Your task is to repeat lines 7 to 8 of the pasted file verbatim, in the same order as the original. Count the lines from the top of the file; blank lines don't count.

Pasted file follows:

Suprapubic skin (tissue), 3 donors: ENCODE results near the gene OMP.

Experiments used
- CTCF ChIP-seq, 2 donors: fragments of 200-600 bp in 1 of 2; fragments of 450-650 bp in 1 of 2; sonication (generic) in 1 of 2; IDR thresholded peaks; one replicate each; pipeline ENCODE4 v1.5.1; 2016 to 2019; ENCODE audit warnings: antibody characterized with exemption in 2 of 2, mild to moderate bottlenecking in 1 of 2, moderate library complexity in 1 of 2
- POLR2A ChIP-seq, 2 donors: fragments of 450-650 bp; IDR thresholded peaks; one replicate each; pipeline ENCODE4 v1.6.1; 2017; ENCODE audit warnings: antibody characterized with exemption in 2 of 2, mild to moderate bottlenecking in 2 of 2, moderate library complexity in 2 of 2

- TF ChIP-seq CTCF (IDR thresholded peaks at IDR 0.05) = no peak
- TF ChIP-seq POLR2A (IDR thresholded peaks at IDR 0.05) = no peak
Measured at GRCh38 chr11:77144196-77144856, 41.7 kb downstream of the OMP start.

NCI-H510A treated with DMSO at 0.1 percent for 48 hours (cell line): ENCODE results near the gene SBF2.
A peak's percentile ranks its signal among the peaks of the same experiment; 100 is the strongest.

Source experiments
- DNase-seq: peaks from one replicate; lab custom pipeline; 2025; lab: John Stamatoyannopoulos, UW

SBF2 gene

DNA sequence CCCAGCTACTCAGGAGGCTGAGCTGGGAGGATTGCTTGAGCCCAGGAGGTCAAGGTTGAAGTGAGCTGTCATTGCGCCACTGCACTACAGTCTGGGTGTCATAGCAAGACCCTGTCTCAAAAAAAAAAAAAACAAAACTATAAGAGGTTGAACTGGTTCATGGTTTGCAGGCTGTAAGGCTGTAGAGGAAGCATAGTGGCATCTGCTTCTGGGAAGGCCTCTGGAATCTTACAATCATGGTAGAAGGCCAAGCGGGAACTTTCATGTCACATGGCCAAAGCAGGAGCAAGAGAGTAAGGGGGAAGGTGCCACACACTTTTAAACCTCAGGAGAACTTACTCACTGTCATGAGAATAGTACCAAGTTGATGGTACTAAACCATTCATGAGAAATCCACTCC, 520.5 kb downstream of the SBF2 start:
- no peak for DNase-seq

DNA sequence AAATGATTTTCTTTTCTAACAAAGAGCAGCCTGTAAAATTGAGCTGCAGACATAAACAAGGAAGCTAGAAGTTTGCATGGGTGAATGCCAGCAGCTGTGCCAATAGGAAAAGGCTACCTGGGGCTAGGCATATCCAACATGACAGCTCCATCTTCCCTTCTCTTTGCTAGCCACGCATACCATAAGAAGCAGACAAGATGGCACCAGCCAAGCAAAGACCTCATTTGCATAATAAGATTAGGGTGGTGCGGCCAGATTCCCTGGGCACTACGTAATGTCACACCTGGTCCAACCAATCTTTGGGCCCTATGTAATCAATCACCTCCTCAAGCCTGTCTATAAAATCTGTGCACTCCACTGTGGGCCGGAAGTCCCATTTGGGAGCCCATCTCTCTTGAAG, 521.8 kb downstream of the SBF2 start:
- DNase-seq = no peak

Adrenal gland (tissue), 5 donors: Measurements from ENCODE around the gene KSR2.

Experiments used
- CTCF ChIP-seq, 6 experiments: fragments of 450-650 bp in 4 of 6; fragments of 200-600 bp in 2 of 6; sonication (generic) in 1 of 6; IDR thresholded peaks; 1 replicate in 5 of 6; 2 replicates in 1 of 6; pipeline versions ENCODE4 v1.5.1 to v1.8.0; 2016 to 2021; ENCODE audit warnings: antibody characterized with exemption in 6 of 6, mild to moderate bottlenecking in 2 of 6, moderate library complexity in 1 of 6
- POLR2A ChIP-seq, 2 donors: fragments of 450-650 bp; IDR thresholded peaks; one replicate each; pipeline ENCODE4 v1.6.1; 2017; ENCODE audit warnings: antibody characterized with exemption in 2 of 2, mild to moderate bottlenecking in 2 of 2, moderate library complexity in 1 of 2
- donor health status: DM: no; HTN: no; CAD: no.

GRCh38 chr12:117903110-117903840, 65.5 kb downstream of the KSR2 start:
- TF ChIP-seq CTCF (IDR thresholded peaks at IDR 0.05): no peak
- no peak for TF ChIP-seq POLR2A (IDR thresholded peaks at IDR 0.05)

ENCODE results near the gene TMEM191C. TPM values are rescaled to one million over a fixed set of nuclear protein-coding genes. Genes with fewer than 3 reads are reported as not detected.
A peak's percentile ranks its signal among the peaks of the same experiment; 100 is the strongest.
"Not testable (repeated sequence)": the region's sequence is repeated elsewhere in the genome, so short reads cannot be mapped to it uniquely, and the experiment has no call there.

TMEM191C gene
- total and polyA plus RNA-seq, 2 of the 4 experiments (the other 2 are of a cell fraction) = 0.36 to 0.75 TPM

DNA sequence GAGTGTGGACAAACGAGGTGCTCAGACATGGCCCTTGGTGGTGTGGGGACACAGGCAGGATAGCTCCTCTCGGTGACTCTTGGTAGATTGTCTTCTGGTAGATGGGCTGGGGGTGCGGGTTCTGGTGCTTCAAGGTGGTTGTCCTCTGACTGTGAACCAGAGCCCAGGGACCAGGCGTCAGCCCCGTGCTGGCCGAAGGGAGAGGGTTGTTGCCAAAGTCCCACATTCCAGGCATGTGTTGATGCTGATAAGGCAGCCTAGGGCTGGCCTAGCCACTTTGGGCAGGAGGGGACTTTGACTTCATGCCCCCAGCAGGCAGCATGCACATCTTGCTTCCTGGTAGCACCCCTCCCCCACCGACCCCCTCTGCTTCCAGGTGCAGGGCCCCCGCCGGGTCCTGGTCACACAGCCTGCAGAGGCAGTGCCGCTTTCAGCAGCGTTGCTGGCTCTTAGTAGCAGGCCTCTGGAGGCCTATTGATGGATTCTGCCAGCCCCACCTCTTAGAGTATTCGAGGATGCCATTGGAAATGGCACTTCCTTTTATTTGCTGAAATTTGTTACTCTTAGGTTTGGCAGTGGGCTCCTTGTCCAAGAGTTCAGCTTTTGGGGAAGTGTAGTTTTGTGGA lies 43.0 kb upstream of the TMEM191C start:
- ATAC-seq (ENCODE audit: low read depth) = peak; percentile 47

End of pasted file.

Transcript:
Measured at GRCh38 chr11:77144196-77144856, 41.7 kb downstream of the OMP start.

NCI-H510A treated with DMSO at 0.1 percent for 48 hours (cell line): ENCODE results near the gene SBF2.